Berlin West Street Retrofit

What is polluted runoff?

Parts of the Chesapeake Bay watershed contain a high percentage of impervious cover – paved or other hard surfaces such as roofs and roadways that prevent rain water from being absorbed into the ground.  Instead, water runs along these surfaces, collecting trash and substances such as motor oil, lawn fertilizers, and pesticides.  This polluted stormwater flows into streams and rivers, where it threatens aquatic ecosystems and public health.  

Effective stormwater management, on the other hand, creates safe paths for polluted runoff to be captured and filtered through the ground before it reaches waterways.  This helps keep the environment clean and our communities healthy!

bioretention / rain gardens
before image
The old culvert flooded during storm events. Credit: Jane Kreiter, Town of Berlin.
after image
The new culvert and stream channel have alleviated flooding. Credit: Jane Kreiter, Town of Berlin.

 

Project location: Berlin, MD

Problem:  Berlin had been experiencing significant stormwater problems at a busy intersection in the heart of downtown.  The area was prone to erosion and flooding, putting both businesses and residences at risk.  In addition, poorly-managed stormwater conveyed pollutants to Trappe Creek, a tributary of Newport Bay.

Solution:  Using a combination of federal, state and local funding, Berlin installed a new subsurface culvert to divert water under the street to bioretention cells that absorb the water and filter out pollutants and sediment.  The new system effectively manages stormwater, and native plantings in the bioretention cells have beautified the area.  The project was made possible in part by voluntary stormwater fees paid by town residents and businesses, a model that has subsequently been adopted by neighboring communities.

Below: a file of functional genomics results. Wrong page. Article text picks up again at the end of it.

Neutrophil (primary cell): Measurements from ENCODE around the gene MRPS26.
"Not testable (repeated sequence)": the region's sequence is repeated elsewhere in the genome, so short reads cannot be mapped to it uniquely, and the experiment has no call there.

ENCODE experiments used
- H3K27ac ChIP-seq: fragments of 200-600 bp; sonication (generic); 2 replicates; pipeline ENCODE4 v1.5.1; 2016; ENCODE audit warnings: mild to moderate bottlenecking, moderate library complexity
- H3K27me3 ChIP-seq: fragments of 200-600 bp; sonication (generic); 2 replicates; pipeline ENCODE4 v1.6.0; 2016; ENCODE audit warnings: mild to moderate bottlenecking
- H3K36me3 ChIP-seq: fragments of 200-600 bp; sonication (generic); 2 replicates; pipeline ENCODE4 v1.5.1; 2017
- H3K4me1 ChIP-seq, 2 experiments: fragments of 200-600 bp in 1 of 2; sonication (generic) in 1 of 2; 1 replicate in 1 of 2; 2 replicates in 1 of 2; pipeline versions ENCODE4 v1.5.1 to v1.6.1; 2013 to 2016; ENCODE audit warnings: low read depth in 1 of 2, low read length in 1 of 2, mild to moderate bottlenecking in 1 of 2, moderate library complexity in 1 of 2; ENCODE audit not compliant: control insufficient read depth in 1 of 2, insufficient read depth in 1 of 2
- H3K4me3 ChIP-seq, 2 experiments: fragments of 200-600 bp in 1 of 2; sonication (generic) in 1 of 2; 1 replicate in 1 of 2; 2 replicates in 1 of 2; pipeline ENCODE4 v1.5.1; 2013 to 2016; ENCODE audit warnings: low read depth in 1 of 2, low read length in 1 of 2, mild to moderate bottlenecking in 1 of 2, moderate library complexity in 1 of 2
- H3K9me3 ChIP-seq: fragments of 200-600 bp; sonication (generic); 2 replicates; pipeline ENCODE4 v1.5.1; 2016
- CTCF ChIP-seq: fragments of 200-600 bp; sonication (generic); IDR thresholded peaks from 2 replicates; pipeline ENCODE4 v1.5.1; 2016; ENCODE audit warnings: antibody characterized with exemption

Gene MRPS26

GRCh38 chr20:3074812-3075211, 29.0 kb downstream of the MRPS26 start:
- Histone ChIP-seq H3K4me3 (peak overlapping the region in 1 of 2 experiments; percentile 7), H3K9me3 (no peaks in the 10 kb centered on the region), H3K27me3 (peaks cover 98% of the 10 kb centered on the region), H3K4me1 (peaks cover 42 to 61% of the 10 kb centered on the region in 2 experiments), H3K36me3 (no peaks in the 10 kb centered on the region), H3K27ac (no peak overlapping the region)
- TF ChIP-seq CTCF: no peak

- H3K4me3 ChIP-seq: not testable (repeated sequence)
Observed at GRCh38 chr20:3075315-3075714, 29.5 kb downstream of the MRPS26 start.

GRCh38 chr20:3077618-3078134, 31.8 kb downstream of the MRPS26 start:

Scale: 200 linear foot culvert treating runoff from 4.17 acres

Cost: $160,000

Funding sources:  Federal Emergency Management Agency; MD Department of Natural Resources; Town of Berlin stormwater utility fee

Partners: MD Department of Natural Resources; Town of Berlin

 

Contact Information
Jane Kreiter | jkreiter@berlinmd.gov | 410-641-3845
Key project facts
Project Type
Bioretention
Project Scale
$100,000 - $249,999
Story Focus
Environmental Benefits
Community Engagement
Business Partnerships
Stormwater Funds
Yes
Problem Addressed
Aesthetics
Erosion
Failing Infrastructure
Flooding / Drainage
Runoff Pollution
Year Installed
2013
State Legislative District
38A
Federal Legislative District
1